Feeling stressed about the exams? Here’s five quick ways to make yourself feel better.
1. Get outside – even if only for a five minute walk. The sunlight (if there’s any peeking through) and the fresh air will perk up your brain and your spirits.
2. Find a study buddy. That’s right. It may sound nerdy but it’s so effective. The best way to learn something is to teach somebody else, and if you’re working in tandem with another person, you’re definitely going to make progress. Sometimes it’s better to choose someone who’s not your best friend, because you won’t get distracted when working on a task.
3. Listen to your teacher. Of course, I’m saying this because I am a teacher. But seriously, paying attention in class is 50% of the work. Your teacher is constantly saying things in Spanish, mentioning new words, referring to new concepts, writing new structures up on the board. If you don’t catch them when he/she says them, they’re gone forever (unless your study buddy has written them down – now see the benefit?)!
4. Get organised! I always say to my students that organisation is 10% of their final grade. Not because I can phone up the Chief Examiner to pass on how (dis)organised my students are, but rather that if you have all of your (what I call) classroom tools with you in class ie a (four-colour) pen, your hardback, an A4 pad, a slim folder for current notes and then also a back-up set of subject folders at home, then you are more likely to record your learning in the correct place, and have it there later for study and revision.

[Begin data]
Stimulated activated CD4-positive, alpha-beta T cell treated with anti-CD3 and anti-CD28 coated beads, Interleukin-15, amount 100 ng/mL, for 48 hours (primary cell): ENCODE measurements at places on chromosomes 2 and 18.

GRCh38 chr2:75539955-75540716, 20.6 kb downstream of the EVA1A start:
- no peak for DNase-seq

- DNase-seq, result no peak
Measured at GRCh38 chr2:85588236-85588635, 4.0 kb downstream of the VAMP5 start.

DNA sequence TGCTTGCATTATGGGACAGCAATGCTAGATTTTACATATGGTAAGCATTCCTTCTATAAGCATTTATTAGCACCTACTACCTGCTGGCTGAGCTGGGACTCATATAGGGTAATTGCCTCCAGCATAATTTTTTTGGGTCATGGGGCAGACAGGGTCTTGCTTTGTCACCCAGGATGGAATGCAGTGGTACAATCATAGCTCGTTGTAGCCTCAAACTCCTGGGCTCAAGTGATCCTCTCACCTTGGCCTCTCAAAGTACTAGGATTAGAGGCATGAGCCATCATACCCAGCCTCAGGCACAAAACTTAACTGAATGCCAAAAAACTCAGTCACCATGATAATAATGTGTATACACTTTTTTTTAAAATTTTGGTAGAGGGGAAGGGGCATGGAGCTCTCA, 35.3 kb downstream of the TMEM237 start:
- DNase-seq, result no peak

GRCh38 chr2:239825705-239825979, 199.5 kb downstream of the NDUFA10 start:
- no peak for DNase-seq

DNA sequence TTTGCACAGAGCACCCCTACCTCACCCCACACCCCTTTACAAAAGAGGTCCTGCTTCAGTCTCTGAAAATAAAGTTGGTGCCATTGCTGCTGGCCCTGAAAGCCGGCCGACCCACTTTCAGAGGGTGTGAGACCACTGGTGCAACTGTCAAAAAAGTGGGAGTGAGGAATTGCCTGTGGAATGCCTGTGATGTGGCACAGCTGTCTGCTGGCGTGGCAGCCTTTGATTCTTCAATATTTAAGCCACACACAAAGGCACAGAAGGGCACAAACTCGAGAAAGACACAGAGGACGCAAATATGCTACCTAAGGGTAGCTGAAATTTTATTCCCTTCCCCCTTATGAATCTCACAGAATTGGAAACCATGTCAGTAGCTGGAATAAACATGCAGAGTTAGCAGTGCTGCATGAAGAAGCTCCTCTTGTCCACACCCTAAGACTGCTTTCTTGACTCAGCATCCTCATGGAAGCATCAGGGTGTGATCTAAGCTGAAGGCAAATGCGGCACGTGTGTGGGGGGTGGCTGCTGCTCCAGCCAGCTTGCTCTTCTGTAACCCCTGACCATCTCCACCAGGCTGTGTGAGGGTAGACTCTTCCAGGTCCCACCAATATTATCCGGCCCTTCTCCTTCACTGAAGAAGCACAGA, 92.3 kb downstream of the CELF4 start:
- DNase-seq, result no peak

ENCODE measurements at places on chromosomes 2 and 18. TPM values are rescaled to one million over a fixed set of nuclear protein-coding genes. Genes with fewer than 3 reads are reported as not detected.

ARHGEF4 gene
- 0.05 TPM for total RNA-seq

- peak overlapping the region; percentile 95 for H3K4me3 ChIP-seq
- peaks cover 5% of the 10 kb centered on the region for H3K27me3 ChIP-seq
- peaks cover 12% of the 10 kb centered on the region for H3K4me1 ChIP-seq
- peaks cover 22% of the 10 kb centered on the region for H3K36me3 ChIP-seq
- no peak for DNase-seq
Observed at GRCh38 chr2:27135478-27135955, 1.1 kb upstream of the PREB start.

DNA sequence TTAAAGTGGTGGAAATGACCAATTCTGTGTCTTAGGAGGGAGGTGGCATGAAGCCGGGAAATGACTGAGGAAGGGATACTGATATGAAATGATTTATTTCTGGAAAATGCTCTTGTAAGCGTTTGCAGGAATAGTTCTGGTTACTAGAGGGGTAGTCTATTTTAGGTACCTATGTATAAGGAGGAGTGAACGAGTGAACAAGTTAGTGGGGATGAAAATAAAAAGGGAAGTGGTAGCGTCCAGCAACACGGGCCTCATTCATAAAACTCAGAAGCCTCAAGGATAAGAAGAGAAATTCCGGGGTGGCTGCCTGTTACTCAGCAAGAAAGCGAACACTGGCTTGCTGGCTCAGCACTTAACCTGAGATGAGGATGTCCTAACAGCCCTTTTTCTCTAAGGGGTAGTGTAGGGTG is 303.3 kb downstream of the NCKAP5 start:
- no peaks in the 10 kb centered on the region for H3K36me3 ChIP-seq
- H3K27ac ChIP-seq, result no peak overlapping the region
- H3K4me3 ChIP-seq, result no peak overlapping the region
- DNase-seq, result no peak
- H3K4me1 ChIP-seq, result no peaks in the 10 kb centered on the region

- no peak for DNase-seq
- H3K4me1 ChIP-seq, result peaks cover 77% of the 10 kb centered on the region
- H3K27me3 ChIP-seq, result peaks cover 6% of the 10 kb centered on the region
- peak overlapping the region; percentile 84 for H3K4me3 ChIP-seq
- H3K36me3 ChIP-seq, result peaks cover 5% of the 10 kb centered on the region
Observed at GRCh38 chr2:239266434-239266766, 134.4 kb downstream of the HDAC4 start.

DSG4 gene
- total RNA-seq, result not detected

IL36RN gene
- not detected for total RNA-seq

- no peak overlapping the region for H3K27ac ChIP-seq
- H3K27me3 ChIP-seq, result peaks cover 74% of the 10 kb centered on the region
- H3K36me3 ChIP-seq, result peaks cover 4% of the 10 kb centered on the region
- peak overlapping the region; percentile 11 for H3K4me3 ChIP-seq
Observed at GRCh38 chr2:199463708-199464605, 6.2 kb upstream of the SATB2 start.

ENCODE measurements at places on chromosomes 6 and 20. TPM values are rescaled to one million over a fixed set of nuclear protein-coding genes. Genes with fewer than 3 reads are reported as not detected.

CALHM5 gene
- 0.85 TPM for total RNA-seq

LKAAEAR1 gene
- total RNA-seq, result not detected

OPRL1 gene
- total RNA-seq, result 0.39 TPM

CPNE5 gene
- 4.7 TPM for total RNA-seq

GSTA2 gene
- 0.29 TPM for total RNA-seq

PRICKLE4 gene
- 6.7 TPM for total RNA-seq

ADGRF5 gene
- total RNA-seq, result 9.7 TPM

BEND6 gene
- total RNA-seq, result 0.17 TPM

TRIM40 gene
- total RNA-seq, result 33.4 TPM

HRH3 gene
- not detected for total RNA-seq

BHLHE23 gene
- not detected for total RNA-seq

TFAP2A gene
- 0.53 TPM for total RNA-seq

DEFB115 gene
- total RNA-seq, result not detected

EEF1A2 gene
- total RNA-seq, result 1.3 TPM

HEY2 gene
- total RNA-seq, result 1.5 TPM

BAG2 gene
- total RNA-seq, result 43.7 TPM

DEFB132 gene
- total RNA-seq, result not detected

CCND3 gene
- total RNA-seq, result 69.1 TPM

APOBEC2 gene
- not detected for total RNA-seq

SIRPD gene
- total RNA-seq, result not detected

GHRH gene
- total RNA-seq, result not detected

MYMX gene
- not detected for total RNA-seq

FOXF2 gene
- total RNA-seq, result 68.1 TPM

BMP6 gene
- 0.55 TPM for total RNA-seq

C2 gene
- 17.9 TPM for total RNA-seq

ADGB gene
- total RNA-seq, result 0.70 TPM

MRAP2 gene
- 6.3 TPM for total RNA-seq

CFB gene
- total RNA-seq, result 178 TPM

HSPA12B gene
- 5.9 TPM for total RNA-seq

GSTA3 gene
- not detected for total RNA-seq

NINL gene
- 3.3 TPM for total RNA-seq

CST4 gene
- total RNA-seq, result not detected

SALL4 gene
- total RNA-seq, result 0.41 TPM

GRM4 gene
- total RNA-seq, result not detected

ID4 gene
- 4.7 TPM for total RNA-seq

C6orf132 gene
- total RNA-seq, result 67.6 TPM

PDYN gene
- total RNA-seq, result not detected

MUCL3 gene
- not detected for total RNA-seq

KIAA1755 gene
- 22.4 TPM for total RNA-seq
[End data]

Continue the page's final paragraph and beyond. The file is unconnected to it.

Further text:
5. Get started on your revision! The best way to get over stress is to do something about it. The earlier you start, the easier your life will be, and the more in control you will feel. The stress and powerlessness that sometimes accompany big events in your life are much more manageable if you start to take action as soon as you can.
Finally, remember that there are lots of people out there for you to turn to if you need help, advice or just a listening ear. If you don’t want to talk to friends or close family (sometimes an aunt or uncle can be surprisingly helpful if you don’t want to/can’t sit down with a parent), then consider who around can help. Most classroom teachers will lend an ear, and may be able to advise you. Your tutor, year head, guidance counsellor, school nurse and other figures within your school are also there to help. The exams are still a long way away and you can be well-prepared by the time March and then June come around.
Any specific requests or questions about the Oral? Leave a comment and I’ll see what I can do.